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What Does a Cherry-Red Spot on Macula Look Like?
Eye anatomy is complex; let alone the answer to this question. To better understand the cherry-red spot, its characteristics, and more, it is first important to review some main ocular structures.
There is a small, yellowish area called the macula lutea that sits in the retina in the eye. The macula is important because it provides central vision.
To enhance this vision, a depression called the fovea is located in the middle of the macula. The fovea consists of specialized nerve cells (referred to as cones) that offer color vision and a sharp perception of details. Depending on an individual’s physical and biological attributes, the fovea can give off a reddish to brownish color.
When no blood vessels are present near the macula, individuals have clear, fine vision.
When a cherry-red spot appears on the macula, it is because the area surrounding the fovea (otherwise known as the perifoveal retina) has suffered an infiltration of accumulated storage materials in the retinal ganglion cells or edema. The retinal ganglion cells help relay visual information to the brain.
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When the retinal ganglion cells become infiltrated, the area thickens to form a white patch so that the fovea stands out as a cherry-red spot in the eye.
In cases such as this, an ophthalmologist may consult other healthcare professionals of different specialties to determine the underlying cause. Various life-threatening or sight-compromising health conditions can result in the appearance of the cherry-red spot in the eye.
What Causes a Cherry-Red Spot on the Eye
When the loss of transparency occurs in the retina (also known as retinal opacification), different disorders or health conditions may be at fault. These disorders can be neurometabolic, including lipid storage diseases as well.
The following is a list of conditions that can result in the appearance of the cherry-red spot in the eye:
Lysosomal Storage Diseases
When there is a deficiency or absence of a specific enzyme, the body’s cells begin to have an atypical accumulation of different toxic materials. This improper storage of material negatively impacts the body, such as the brain, skeleton, skin, heart, and central nervous system (CNS).
To date, 50 disorders fall under the classification of lysosomal storage diseases, including:
- Batten Disease
- GM2-Gangliosidosis Type I (Tay-Sachs Disease)
- GM2-Gangliosidosis Type II (Sandhoff Disease)
- Mucolipidosis Types I, II/III and IV
- Niemann-Pick Disease Types A/B, C1 and C2
- Schindler Disease Types I and II
Individuals who experience this condition will have inherited the metabolic disease from both parents carrying the recessive, defective gene.
As mentioned before, mucolipidosis (ML) has different categorization types (I, II/III, and IV). An example of an ML is sialidosis (classified as ML I).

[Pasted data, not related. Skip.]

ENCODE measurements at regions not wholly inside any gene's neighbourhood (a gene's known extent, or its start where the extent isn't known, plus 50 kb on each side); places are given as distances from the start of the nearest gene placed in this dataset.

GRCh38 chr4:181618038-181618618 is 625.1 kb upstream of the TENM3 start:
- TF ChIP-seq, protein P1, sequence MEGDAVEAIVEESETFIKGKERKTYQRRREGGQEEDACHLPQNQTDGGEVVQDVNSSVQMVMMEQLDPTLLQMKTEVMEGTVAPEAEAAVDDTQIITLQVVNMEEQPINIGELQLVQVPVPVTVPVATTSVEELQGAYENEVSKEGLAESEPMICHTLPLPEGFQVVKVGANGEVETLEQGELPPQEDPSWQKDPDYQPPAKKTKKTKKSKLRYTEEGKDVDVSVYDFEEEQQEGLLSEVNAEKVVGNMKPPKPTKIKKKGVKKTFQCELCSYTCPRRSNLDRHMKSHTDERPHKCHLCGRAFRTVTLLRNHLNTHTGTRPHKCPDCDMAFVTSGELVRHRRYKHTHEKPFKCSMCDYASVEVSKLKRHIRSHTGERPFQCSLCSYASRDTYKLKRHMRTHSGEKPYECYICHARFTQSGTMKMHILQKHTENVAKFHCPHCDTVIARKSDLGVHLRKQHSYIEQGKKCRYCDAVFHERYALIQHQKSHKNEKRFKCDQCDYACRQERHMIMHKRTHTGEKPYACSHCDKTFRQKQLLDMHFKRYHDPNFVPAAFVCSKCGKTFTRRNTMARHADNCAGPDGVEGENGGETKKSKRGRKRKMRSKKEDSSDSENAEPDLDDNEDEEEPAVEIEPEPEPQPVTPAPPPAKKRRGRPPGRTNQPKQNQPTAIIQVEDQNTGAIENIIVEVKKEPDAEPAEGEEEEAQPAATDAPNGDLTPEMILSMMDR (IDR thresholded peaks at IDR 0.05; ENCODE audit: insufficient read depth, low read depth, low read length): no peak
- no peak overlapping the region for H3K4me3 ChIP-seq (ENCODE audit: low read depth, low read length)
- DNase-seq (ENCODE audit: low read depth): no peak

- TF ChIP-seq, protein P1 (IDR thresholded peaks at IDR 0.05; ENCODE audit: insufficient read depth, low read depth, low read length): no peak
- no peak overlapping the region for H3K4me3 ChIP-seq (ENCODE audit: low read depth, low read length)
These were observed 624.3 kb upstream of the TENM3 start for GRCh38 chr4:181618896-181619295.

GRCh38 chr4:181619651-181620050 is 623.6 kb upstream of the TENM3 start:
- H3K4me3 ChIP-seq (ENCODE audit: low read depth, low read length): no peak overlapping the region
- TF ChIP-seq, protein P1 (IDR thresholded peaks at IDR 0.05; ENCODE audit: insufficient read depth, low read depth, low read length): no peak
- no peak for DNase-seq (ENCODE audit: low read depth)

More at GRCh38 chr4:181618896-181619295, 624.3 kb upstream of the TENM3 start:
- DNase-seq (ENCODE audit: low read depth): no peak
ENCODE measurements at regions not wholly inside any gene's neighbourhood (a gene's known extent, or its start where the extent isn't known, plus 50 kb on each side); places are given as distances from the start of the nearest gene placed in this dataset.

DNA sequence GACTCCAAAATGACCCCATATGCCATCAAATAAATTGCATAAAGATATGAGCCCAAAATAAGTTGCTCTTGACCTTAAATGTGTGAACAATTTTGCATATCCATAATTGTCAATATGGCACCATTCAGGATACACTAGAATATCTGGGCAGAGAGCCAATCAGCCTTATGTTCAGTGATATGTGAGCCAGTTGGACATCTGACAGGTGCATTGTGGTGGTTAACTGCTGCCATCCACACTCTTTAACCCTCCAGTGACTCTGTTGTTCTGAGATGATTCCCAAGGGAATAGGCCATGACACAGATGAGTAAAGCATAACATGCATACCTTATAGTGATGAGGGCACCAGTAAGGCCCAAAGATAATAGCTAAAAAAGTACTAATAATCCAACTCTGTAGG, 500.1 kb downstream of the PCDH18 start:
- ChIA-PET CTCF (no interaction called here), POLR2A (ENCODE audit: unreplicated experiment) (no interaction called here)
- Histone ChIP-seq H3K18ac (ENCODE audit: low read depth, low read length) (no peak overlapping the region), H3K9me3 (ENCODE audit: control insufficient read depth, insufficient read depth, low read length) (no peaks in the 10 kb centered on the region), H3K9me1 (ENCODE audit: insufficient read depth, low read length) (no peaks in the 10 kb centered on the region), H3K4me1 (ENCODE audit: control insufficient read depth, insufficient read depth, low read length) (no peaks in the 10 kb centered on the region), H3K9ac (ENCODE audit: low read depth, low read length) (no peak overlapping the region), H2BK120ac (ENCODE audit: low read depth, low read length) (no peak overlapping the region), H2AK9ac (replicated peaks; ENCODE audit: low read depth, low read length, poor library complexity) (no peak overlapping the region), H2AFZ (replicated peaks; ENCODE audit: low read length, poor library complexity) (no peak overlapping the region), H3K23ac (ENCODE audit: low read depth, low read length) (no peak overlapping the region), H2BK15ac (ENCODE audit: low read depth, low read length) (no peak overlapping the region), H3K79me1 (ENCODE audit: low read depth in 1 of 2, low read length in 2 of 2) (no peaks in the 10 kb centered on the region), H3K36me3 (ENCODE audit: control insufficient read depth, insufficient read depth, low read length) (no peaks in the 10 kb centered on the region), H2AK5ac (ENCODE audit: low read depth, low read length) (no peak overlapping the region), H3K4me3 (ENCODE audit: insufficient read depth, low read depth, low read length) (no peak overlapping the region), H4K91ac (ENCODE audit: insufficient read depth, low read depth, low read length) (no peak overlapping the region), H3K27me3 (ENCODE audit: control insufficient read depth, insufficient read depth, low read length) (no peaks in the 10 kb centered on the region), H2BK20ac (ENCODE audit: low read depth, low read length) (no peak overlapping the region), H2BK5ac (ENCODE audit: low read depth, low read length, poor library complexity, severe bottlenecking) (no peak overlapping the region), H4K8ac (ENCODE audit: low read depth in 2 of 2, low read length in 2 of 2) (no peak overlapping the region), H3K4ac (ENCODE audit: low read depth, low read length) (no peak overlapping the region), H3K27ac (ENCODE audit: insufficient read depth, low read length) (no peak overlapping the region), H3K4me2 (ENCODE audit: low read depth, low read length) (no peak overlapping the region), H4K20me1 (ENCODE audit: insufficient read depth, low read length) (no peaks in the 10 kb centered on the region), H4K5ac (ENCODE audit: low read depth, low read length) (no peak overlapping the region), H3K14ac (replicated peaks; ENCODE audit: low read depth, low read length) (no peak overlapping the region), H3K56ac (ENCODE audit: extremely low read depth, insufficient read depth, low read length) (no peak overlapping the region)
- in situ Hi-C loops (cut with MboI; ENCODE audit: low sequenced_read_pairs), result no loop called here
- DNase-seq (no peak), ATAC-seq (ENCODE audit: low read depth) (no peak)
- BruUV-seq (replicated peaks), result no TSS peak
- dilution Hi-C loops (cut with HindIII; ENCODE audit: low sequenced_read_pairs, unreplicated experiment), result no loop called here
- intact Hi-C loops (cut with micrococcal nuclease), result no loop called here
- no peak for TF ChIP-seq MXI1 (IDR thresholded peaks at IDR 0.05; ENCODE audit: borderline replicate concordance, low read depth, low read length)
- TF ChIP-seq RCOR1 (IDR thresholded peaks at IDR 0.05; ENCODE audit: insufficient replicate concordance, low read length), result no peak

ML causes carbohydrates and lipids (fatty materials) to build up in cells at an unsafe amount. This occurs when an individual does not have or has very little of a specific enzyme to metabolize these substances.
Individuals (mostly children and adolescents) with some form of ML may have the following symptoms, including:
- Mild learning disabilities
- Severely impaired intellectual capacity
- Skeletal deformities
- Vision issues
- Delay in physical development
In many cases, those with ML will die.
Healthcare providers may refer to this disease by various names, including:
- Mucolipidosis type I
- Alpha-neuraminidase deficiency
- Sialidase deficiency
As two of these names suggest, individuals with sialidosis have a deficiency of neuraminidase 1 (NEU1) or sialidase (SIAL1). NEU1 and SIA1 are enzymes present in the body.
When individuals have sialidosis, healthcare providers will classify the disease into one of two types:
- Sialidosis type I. This sub-classification also goes by cherry-red spot myoclonus syndrome. The name refers to the cherry-red spot at the macula, which appears in almost all individuals with the disease. Symptoms of sialidosis type I include gait disturbance, myoclonus (involuntary muscle twitching or jerking), tremors, seizures, and ataxia (difficulties in balance and coordination).
- Sialidosis type II. Healthcare providers use this sub-classification based on the early, more severe onset of the disease. It can be congenital (typically causes stillbirth or death after birth), infantile (possible survival into adolescence), or juvenile in nature (life expectancy varies and this is the mildest form of the disease). It can also include psychomotor retardation.
Central Retinal Artery Occlusion
An embolism that blocks the central retinal artery may cause this condition, leading to the sudden loss of unilateral vision in an individual. The blockage-causing material can be cholesterol, fibrin-platelet, or calcium.
Conditions or disorders that can result in the embolism that triggers central retinal artery occlusion (CRAO) include:
- Giant cell arteritis (GCA)
- Myxoma (non-cancerous tumor) or abnormal growths in the cardiac valves
- Thrombophilic disorders, such as hemophilia or sickle cell disease
- Retinal migraine